The announcement of 400 additional places for calves in lairage in Cherbourg do not go far enough, according to Fianna Fáil spokesperson for agriculture Charlie McConalogue.

“It is alarming that the Minister for Agriculture has welcomed this increase as it does not go near enough to ensuring Irish farmers are in a position to export dairy bull calves,” McConalogue said.

“The farming community is crying out for additional capacity for exporting their produce but this has not materialised.”

Describing the announcement as “most welcome”, Minister Michael Creed said: “Based on current ferry sailing schedules, this provides increased capacity of some 1,200 animals per week.”


Exported calves must be rested for a minimum of 12 hours on arrival at Cherbourg from Ireland.

As previously reported, calf exports were faced with a bottleneck earlier this month due to a shortage in lairage space at the French port.

Last year, a total of 158,800 calves were exported, which marked a 55% increase from 2017

The IFA said it has identified an operator in Cherbourg that can provide capacity for an extra 600 calves.

“The IFA has been in regular contact with the two lairage operators in Cherbourg. The other operator is willing to increase his capacity by another 600 calves, but his premises needs approval from the French authorities to do this,” IFA president Joe Healy said.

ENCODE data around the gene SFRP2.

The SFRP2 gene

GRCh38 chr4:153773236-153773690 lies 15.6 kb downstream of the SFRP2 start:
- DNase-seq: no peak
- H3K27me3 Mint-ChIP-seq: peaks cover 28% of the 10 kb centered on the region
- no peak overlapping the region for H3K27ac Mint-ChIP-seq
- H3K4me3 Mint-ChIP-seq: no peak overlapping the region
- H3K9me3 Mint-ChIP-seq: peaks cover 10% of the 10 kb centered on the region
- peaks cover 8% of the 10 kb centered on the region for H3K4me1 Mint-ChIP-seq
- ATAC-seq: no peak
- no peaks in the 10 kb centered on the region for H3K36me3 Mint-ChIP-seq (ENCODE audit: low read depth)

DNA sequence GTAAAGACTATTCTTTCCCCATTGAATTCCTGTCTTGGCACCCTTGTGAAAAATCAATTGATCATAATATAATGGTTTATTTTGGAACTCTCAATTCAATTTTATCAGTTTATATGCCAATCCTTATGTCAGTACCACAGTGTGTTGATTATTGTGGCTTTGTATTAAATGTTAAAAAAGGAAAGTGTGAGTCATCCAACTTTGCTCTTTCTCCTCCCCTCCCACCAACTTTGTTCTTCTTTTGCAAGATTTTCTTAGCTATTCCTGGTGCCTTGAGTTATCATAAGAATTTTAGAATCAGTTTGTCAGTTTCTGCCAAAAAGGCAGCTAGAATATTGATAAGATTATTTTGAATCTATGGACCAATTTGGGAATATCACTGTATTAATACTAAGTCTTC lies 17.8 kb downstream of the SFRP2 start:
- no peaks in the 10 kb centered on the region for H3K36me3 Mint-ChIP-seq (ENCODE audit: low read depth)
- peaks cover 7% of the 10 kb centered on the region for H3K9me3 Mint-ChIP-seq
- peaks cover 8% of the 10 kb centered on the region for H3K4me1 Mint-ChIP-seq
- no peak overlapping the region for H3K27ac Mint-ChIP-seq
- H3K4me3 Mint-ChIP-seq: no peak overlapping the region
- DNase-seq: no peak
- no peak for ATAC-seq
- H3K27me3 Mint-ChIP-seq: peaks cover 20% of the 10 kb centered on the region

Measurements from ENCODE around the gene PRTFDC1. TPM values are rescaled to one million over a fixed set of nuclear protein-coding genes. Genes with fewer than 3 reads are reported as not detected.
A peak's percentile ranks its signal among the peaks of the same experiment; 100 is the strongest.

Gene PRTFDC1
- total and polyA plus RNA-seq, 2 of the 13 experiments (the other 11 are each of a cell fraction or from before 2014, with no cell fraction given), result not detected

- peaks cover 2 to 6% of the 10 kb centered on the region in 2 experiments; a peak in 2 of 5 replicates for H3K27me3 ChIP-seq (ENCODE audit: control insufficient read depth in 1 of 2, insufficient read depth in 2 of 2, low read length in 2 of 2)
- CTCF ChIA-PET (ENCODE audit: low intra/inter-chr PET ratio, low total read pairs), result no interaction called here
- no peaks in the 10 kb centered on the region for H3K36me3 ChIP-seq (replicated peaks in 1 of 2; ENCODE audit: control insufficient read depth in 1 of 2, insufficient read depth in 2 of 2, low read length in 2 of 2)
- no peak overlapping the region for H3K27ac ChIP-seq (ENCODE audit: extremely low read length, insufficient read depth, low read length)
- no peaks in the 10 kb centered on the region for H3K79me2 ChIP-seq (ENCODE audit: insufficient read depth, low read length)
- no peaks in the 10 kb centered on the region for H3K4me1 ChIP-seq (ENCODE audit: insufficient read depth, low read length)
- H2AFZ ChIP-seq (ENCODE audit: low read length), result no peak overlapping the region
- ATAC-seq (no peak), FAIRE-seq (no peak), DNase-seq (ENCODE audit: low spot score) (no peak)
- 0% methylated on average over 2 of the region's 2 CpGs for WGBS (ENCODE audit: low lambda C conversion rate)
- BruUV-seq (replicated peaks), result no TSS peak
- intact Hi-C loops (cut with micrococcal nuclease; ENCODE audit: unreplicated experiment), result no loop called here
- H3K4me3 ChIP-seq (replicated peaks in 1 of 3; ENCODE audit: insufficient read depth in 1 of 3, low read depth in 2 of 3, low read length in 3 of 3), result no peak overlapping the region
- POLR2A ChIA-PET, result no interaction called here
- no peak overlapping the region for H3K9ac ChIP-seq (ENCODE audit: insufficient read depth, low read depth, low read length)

“We have repeatedly asked the minister to speak to his counterpart in France to ask the authorities in Cherbourg to work with both lairage operators to get approval for the extra spaces. We need to see far greater urgency from the minister and the Department to resolve this crisis.”

According to the latest Department of Agriculture figures, some 19,900 calves have been exported from Ireland this year, with the Netherlands providing the largest market for Irish calves.

Last year, a total of 158,800 calves were exported, which marked a 55% increase from 2017.

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